This is the second of a two part series telling a little bit about how we ended up here in Yemen, It won first place in the Storycircle Network’s Lifewriting Competition last year, alhamdulillaah.
One day, after we had lived there for about two years, my husband and I were walking together- something we have tried to do at least once a day since the beginning of our marriage. We walk, and connect, or reconnect, or try to figure out why we are on some sort of disconnect, and we always return recharged and recommitted to each other and our family. This was a beautiful spring day, the trees newly dressed in their green tops, waving happily to each other across the valley. When we reached the top of the hill overlooking the high school, Khalil told me that he had figured out a way that we could finally realize our dream of going to Yemen. If we sold the house, we could afford tuition to a language institute, and to live there for at least a year; then we could see if we could stay longer.
If we sold the house…
hands hold tight
the smell of sweet soil
and life fills my senses
then the pull
I feel your fingers
slip from mine
Once Khalil had made the decision, it was only a matter of time. He worked to finalize things with the buyer, and we began to sort through the accumulated artifacts of nine years together. The idea of throwing away little bits of our lives, or giving them to strangers, made my heart hurt, but he only wanted us to keep a little bit in storage, those things which we just couldn’t part with. Being pregnant with our sixth baby made it even harder. What bit of ourselves would this child never know? The quilts made by my mother, my grandmother’s afghans, the gifts of my sister and parents, given to make our house a home, the favorite book of five children? I almost couldn’t bear the decisions…how do you choose between all that is beloved to you?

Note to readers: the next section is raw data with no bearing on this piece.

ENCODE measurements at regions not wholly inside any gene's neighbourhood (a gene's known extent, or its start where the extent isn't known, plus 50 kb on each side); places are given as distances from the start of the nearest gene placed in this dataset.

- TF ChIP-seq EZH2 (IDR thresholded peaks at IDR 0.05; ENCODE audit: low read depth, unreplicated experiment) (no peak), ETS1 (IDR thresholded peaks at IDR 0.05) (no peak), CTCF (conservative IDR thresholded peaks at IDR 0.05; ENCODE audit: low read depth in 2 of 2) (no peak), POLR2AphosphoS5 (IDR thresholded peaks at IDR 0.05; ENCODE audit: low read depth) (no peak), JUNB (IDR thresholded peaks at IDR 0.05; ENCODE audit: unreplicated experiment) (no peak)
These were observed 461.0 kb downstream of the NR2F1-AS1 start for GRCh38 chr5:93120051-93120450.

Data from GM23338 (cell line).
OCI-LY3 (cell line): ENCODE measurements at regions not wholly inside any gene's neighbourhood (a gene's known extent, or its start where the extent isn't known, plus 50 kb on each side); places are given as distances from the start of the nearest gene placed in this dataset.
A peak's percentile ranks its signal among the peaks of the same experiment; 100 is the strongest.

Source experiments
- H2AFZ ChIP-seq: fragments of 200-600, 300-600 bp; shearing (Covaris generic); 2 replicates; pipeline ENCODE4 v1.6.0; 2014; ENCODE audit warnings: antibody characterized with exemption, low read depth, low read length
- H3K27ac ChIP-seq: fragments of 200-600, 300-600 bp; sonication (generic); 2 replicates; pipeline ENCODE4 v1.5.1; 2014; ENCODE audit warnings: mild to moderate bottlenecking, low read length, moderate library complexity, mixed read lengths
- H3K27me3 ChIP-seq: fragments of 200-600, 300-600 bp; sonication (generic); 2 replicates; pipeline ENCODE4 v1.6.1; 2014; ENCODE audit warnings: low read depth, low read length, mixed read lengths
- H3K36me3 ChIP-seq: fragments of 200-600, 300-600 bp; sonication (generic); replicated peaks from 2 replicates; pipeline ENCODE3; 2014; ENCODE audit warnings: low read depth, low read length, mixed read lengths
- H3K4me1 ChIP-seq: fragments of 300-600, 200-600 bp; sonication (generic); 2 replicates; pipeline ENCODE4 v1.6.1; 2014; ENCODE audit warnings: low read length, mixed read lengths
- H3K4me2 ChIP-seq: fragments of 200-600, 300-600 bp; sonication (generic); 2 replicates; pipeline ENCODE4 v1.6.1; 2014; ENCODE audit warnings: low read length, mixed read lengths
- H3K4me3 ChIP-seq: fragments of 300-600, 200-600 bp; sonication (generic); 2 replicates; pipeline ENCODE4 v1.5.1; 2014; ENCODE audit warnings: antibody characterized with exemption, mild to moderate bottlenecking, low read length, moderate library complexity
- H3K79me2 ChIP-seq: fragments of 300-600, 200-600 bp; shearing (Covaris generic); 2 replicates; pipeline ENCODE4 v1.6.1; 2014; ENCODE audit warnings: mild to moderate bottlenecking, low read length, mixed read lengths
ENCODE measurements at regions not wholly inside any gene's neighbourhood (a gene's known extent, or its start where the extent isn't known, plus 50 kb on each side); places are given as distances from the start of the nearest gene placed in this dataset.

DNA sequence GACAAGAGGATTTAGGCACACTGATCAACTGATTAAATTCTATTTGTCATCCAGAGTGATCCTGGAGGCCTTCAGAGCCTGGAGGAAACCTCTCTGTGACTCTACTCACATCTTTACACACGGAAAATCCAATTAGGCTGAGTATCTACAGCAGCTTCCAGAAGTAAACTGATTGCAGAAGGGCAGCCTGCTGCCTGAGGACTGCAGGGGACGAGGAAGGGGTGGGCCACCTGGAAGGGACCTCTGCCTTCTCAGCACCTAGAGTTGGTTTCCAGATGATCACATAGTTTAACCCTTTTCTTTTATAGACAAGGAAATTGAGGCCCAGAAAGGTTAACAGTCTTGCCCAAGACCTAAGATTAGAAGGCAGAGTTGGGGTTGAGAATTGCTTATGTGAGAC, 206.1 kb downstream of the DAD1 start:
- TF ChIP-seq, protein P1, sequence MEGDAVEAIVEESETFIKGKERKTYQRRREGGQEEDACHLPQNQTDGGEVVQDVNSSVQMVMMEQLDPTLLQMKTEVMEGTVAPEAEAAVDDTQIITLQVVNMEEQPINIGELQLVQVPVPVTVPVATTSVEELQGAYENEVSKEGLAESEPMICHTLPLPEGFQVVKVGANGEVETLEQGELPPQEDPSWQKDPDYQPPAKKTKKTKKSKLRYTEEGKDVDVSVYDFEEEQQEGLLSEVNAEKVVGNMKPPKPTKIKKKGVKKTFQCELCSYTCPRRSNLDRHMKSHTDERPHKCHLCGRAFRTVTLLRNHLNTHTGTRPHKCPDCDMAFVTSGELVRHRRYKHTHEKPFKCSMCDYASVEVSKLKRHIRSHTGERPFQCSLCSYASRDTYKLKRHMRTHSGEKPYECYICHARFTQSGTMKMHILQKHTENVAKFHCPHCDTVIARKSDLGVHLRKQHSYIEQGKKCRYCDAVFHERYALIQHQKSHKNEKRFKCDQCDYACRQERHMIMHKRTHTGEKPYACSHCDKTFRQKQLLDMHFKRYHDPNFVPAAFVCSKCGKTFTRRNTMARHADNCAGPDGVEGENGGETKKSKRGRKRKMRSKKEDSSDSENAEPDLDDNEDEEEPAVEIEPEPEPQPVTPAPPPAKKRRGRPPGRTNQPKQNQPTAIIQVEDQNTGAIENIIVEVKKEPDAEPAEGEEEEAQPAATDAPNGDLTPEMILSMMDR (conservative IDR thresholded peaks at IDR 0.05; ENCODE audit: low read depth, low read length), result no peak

Finally came the day of the sale closing. I thought it should be raining, angry, dark- but it was a clear summer day, a betrayal of the pain in my heart. I hated the people who were buying it- they were going to renovate it and rent it out- my soap room, my enclosed porch, my garden to be destroyed- I hated them, and I hated my husband, just a little, for doing this to me, for pulling up the roots I had finally been able to start sending down in this little community. I cried behind my veil, and began to say my goodbyes.
Afterwards, sitting in the car behind the building, my husband held me as I wept for our lost home, for our lost community, for a path swept away that had seemed so right to follow. When finally the tears were spent, my husband held my hand, his fingers entwined in mine. I realized then, that by letting go of this house, I was finally and irrevocably saying to him, “You are my home.” I wiped my eyes, sat up a little straighter, and looked ahead, to the new path we were going to forge, to the new future we were going to write- together.
path stretches ahead
we have found
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